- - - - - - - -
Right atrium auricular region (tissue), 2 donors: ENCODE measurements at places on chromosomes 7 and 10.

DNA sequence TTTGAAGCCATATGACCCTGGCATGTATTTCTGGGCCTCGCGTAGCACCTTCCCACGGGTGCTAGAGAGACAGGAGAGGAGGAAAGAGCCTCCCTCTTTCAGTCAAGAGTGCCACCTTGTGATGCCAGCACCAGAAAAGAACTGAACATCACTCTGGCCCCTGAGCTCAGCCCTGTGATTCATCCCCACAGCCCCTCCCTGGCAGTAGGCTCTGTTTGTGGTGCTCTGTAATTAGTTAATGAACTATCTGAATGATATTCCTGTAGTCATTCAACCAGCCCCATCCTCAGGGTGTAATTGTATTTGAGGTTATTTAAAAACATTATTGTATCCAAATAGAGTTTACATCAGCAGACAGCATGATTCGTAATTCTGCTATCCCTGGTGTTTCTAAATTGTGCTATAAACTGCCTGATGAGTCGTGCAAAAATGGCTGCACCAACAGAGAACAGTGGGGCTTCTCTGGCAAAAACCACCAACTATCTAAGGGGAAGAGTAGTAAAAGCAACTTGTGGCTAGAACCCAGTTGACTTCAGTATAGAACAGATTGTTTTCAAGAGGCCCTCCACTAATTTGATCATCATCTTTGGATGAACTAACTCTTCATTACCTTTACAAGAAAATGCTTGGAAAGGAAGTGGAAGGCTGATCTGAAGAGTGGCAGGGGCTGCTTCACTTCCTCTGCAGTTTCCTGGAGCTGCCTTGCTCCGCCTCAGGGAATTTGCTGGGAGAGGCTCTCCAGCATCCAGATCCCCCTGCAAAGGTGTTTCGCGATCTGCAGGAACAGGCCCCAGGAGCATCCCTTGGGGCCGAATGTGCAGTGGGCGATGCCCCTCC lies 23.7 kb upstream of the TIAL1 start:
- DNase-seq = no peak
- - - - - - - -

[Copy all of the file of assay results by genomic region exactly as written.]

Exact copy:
Right atrium auricular region (tissue), 2 donors: ENCODE measurements at places on chromosomes 7 and 10.

DNA sequence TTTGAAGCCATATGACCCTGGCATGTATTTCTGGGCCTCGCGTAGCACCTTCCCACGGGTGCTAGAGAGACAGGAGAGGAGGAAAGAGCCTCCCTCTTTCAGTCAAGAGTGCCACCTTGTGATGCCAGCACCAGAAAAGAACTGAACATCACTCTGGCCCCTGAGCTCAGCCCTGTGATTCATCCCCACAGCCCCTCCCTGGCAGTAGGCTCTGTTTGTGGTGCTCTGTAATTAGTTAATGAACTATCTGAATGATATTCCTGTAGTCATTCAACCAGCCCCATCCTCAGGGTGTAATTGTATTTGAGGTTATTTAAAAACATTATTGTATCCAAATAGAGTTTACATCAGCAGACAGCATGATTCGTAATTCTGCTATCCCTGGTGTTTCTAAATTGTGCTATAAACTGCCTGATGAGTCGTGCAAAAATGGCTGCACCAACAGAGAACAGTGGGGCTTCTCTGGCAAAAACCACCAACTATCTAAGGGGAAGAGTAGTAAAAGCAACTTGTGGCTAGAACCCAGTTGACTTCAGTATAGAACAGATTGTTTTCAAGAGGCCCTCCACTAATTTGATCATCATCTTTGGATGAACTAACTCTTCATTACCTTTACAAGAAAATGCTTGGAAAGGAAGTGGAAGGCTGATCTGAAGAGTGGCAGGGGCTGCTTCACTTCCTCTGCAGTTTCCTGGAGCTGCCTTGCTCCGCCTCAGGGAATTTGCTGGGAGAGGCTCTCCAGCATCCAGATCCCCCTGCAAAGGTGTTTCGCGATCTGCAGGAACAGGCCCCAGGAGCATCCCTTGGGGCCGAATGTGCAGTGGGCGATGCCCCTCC lies 23.7 kb upstream of the TIAL1 start:
- DNase-seq = no peak